Many particles in nature may have nanoscale porosity that can be very important for fate and transport of metals, radionuclides, and organic compounds. For example, the d-spacings of swelling clays such as montmorillonite, may swell to the nanometer scale, with thickness of the interlayer region itself approaching 1 nm. Sposito et al. (1999) showed that the structure of water in montmorillonite interlayers appears to be different from the structure of bulk water in solution. Hydrophobic organic compounds and organic cations may absorb in clay interlayers (Lagaly, 1981; Boyd et al., 2001; He et al., 2006) and the conformations of the absorbed organic molecules may be different from their conformations in bulk solution (Haack et al., 2008). Absorption into interlayers and nanopores can be important to contaminant fate and transport, and more research needs to be focused on the hydrology, hydraulics, structure of water, and reactivity of water and solutes in nanoscale spaces.

Because of growing concerns over greenhouse gas emissions and climate change, recent study is focusing on nanoscale sorption phenomena for CO2 capture. A current method for scrubbing CO2 from power-plant emissions is the use of liquid amine as a solution absorbent. However, reversible capture by sorption on a solid phase could offer significant benefits. CO2 may diffuse into the clay mineral pyrophyllite (Wang and Zhang, 2003) and sericite (fine-grained muscovite; Zhang et al., 2005) during dehydroxylation, but the potential extent of uptake and reversibility are not known. Fibrous clays such as palygorskite have channels that can take up water and SO2 (Zhang et al., 2009); CO2 uptake seems likely but is yet to be fully explored (R. Cygan, Sandia National Lab, personal communication, 2010). Zeolites and carbon molecular sieves can reversibly sorb significant quantities of CO2 at room temperature, but they are less efficient at higher temperatures and have poor selectivity with respect to water (Zheng et al., 2005). Considering the success in using liquid amine for CO2 capture, research is focusing on amine-modified (nano)porous materials such as silica gels and polymers and mesoporous silica (Zheng et al., 2005).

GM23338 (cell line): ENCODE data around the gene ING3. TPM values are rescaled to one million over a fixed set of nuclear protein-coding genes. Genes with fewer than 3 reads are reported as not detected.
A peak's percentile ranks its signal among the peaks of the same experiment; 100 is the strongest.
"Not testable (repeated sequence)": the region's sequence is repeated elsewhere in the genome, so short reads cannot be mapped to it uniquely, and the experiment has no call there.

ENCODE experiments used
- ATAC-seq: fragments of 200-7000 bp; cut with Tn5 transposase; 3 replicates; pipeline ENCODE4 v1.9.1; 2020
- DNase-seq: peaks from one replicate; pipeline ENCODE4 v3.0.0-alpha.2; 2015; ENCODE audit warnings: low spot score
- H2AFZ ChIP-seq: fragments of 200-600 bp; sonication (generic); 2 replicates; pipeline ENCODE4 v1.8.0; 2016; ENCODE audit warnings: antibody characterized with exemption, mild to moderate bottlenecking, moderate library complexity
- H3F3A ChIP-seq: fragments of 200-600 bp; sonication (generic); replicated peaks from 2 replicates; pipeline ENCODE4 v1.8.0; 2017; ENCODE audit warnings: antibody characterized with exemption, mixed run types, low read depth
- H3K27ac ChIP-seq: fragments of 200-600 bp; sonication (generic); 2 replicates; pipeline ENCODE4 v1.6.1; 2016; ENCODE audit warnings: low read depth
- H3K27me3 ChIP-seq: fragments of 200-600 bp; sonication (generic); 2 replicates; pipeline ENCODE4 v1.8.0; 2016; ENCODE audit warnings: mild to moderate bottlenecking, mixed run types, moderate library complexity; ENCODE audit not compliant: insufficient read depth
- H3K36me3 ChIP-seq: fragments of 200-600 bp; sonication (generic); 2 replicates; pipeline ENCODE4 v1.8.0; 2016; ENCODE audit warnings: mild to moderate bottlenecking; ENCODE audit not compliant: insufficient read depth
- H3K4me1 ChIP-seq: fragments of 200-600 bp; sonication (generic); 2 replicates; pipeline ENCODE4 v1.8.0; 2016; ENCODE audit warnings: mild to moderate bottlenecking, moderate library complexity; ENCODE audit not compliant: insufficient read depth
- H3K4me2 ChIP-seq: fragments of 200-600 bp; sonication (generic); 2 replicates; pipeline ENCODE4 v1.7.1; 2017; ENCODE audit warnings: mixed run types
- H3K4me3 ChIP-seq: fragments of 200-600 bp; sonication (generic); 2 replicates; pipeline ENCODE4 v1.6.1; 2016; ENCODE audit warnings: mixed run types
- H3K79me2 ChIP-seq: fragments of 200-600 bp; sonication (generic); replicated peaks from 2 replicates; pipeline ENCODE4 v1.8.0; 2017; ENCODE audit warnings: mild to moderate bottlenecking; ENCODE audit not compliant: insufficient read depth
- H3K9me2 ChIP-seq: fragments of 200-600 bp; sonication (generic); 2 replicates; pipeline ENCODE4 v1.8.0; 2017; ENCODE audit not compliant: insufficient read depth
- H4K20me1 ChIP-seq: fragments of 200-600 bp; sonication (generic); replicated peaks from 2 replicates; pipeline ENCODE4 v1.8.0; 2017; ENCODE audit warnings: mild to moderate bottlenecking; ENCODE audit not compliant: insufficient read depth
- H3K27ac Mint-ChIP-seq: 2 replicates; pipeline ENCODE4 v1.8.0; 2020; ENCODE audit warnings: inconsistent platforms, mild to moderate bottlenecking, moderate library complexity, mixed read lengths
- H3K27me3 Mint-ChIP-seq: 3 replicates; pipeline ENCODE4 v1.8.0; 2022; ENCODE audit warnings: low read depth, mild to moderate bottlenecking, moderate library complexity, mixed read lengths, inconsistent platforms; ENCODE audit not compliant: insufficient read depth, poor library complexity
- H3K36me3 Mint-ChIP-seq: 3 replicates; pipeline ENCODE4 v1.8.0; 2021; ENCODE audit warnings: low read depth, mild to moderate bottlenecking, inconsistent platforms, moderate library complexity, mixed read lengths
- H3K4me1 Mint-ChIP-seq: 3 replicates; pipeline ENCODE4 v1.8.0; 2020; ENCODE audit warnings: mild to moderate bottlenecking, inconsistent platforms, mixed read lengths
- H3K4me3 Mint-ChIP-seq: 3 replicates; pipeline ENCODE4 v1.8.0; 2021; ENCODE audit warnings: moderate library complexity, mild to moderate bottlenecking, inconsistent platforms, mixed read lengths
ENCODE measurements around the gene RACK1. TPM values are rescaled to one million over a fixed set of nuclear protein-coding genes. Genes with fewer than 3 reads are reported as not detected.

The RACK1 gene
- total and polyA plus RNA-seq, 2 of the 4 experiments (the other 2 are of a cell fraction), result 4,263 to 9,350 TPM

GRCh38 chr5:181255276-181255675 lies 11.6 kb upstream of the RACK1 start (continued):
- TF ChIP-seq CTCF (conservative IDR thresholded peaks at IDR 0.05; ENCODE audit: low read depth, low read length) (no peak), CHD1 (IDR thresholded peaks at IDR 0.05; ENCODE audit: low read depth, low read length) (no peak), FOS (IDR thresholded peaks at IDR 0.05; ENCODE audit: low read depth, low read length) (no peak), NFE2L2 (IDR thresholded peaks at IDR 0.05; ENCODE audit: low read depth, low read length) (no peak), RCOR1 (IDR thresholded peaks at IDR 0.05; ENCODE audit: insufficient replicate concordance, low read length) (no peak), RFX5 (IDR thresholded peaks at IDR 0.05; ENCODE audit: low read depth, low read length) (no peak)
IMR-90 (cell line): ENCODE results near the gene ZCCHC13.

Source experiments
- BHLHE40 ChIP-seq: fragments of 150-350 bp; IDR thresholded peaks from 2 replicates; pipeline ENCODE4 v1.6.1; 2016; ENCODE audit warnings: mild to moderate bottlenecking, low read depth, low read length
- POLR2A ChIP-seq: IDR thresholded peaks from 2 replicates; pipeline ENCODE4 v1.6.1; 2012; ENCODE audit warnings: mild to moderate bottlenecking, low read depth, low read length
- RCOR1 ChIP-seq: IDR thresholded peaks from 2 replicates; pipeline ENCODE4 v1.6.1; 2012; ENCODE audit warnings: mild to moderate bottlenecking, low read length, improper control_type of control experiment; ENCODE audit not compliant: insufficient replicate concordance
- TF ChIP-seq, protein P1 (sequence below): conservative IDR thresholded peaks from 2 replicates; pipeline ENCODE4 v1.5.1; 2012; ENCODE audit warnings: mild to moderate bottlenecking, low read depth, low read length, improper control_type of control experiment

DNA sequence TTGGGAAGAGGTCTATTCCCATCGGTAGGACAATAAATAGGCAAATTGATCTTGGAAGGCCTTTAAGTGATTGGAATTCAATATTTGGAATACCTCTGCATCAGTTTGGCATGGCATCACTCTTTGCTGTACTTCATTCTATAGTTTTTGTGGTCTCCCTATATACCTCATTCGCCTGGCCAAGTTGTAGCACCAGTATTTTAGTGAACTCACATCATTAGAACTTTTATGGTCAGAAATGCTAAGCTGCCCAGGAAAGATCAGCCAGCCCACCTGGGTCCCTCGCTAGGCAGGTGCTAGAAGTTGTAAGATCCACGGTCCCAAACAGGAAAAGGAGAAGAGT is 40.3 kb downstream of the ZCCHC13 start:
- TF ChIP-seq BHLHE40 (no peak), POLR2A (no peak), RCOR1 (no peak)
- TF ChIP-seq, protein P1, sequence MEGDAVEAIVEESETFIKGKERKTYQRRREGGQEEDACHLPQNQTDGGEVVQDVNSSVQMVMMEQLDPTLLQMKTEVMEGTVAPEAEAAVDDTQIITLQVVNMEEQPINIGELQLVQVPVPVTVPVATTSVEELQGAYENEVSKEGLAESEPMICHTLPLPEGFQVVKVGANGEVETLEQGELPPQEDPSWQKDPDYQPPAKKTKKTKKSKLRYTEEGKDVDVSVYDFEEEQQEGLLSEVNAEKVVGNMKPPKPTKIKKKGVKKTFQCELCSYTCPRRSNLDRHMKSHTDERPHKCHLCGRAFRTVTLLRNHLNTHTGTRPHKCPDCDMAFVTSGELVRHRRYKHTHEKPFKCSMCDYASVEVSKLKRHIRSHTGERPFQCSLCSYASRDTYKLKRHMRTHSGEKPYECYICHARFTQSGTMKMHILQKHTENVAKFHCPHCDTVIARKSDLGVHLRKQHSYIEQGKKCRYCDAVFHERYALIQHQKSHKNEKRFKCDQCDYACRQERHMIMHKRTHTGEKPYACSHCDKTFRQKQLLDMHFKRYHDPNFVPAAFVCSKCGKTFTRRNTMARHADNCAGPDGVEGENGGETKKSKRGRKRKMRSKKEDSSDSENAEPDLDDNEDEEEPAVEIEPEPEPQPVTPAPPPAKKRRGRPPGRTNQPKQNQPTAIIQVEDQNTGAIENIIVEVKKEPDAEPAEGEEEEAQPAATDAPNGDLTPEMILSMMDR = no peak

For nanoparticles, size quantization of the electron structure, coupled with changes to surface structure and surface defect site density, may lead to different rates of electron transfer in redox reactions. Madden and Hochella (2005) showed that the rate of heterogeneous manganese oxidation by hematite nanoparticles is up to one and a half orders of magnitude greater for 7.3 nm average diameter particles than for 37 nm particles. This effect was apparent even when surface area was taken into consideration in the rate calculations.

Nanoparticles may have particularly useful catalytic properties because of the high surface areas they expose to the atmosphere or to solution and because of differences in surface structure, electron transfer properties, and other characteristics. For example, TiO2 nanoparticles are widely used in photocatalysis applications (Aitken et al., 2006), and they have been shown to photocatalyze the degradation of pollutant organics (Armaleo et al., 2007). The heterogeneous Mn oxidation by hematite nanoparticles observed by Madden and Hochella (2005) is an example of a natural catalytic process. Nevertheless, although catalysis by nanoparticles is a topic of significant industrial research, far less is known about the potential catalytic properties of nanoparticles in nature.